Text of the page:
Be it to protest the Paris attack with paintbrush or spray colour in the dull streets of our cities, art expressed through wall graffiti is gaining popularity
‘Guesswho’, an enigma, turned heads last Biennale with eye catching graffiti that doubles up as social commentary and is set to make a comeback this year too.
Graffiti by an unknown artist (artists?) on the walls of Fort Kochi remind us what real art should be: Demotic, cross-cultural, transient, artisanal, unpretentious and, not least, eponymous …
The piece has half a real umbrella nailed to a wall near Rizvi College, with a black-and-white paste-up of the two actors under it.
Jail authorities have roped in art students, graffiti artists to paint its wall
A number of neighbourhoods in the Indian capital, Delhi, are getting a colourful facelift thanks to a unique street art festival, reports Govind Dhar.
A peek into thriving public art in New Delhi based Jawaharlal Nehru University.
A handful of young graffiti artists are making their presence felt in Kolkata. TOI chats them up.
Harshini Vakkalanka takes stock of the recent upsurge of artistic activity in public spaces in Bangalore.
A new breed of artists is taking their canvases to public spaces.
A budding young Afghan graffiti artist has found refuge in the western Indian city of Mumbai after she received threats from the Taliban for drawings she did in her home town of Kandahar. The BBC Hindi’s Zubair Ahmed reports.
A new breed of Indian artist is reaching out to the masses by exhibiting art in unorthodox public spaces — this, despite numerous official hurdles. Indian street art, has, in recent years, been developing in scope and relevance with groups like Hulchul and Bind Boys and graffiti artists like Daku, Yantra, and Zine taking art away from galleries and museums and splashing it onto city walls.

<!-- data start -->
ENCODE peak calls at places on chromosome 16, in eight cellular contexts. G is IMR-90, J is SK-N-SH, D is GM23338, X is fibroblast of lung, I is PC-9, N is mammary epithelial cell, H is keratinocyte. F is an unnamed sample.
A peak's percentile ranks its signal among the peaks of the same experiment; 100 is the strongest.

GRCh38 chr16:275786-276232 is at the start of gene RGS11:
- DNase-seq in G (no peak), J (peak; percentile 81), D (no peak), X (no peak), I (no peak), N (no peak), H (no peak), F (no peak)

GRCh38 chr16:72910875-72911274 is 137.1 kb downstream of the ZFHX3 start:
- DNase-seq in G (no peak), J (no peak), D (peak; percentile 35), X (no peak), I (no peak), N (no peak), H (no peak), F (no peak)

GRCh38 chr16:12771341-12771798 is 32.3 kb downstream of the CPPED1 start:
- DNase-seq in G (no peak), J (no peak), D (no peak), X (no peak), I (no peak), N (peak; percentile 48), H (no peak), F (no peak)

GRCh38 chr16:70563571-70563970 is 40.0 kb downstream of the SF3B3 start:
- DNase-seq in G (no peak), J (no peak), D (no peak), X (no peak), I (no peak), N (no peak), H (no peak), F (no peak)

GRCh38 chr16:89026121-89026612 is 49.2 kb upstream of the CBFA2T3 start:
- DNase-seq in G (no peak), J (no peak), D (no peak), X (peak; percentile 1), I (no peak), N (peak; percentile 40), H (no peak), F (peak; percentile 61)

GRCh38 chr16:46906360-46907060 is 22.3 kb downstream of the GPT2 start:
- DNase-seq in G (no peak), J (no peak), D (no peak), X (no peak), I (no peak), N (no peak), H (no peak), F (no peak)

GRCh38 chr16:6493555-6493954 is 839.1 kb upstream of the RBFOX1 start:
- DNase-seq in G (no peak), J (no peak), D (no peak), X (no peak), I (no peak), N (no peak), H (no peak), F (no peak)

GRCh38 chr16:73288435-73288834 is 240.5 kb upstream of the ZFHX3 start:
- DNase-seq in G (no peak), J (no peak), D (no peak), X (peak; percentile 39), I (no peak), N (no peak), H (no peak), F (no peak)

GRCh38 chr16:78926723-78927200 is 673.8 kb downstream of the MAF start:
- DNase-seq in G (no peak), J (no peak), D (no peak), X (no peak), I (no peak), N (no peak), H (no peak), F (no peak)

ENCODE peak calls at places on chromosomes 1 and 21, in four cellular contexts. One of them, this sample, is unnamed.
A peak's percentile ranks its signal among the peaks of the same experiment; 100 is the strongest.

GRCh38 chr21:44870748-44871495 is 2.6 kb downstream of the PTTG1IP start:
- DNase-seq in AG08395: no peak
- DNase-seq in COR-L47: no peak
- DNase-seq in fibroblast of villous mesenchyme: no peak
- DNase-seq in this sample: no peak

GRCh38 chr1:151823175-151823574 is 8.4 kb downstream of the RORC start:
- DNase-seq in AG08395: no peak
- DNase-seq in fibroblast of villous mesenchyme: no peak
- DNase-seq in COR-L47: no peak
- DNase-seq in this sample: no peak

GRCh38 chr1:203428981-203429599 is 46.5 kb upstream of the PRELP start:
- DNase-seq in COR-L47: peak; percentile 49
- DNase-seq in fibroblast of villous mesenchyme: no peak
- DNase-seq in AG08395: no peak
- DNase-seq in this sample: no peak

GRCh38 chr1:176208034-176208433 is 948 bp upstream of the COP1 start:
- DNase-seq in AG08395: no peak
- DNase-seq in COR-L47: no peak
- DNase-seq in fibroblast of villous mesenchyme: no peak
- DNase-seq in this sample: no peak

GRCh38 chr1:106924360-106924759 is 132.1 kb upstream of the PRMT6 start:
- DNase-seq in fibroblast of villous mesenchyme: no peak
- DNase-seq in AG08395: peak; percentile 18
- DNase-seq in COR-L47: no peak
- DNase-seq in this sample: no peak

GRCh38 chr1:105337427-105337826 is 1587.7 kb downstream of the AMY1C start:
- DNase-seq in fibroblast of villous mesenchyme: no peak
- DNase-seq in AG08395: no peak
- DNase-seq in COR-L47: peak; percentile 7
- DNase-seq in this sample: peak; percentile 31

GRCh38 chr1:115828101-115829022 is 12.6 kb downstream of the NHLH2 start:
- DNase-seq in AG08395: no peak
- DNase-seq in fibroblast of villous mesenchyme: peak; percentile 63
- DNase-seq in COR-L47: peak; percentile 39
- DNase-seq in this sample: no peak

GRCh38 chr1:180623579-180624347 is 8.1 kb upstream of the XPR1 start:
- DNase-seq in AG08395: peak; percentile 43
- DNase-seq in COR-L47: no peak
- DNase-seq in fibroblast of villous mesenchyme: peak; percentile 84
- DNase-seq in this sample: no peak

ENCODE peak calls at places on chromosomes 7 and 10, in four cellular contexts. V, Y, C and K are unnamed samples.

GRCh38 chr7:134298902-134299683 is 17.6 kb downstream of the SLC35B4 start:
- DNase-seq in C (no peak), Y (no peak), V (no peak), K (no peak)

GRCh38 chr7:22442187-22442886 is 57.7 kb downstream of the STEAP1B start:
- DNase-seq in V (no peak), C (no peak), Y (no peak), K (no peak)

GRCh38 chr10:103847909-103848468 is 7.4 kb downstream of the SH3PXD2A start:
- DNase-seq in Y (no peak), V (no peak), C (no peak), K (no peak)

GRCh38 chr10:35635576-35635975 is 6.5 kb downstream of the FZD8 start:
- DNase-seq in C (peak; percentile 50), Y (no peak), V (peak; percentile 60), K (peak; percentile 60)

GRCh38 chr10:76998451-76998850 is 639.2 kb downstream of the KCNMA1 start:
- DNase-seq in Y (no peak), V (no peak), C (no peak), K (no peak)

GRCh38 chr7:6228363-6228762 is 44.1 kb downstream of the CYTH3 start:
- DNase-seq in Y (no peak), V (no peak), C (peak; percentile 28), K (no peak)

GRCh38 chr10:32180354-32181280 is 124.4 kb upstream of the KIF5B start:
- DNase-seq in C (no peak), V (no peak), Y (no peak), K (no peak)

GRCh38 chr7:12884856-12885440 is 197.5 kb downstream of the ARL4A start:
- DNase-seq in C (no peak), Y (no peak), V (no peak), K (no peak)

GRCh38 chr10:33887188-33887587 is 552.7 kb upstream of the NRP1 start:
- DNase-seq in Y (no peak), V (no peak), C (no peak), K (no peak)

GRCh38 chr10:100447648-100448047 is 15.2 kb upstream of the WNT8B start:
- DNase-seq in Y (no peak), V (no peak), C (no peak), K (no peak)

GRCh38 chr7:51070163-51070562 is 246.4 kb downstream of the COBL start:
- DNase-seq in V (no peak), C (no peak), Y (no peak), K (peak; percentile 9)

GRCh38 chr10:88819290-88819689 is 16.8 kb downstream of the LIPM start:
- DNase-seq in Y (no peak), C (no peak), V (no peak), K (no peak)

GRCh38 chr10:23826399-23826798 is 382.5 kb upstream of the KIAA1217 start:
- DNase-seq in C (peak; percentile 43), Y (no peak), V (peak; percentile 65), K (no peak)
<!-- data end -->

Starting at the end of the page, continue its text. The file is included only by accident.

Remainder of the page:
There are three kinds of graffiti in Delhi – one needs to be preserved, the second prevented and the third encouraged.
Underground art movement, aka graffiti, has evolved from vandalism, political and commercial propaganda to an art form in India.
They do break a law, but does that make them criminals? Three graffiti artists tell Shailaja Tripathi that their expression on the city’s walls is as much for its residents as it is for them.
That writing on the wall is not graffiti – It takes nothing to pick a wall in Mumbai and paint it red to make a social statement, humourous cartoons or even as a company’s corporate social responsibility initiative. While most people label this ‘graffiti’, the real, underground graffiti artists beg to differ.
German artists recently painted across walls in Bangalore, leaving behind colours and the central question: should India have graffiti just because it’s cool in the West?
Taking off from the hip-hop culture, graffiti writers make their presence felt in cities across the country.
If London has the famed Banksy, Delhi has Daku, Zine and Yantra. Graffiti artists are busy painting the capital red.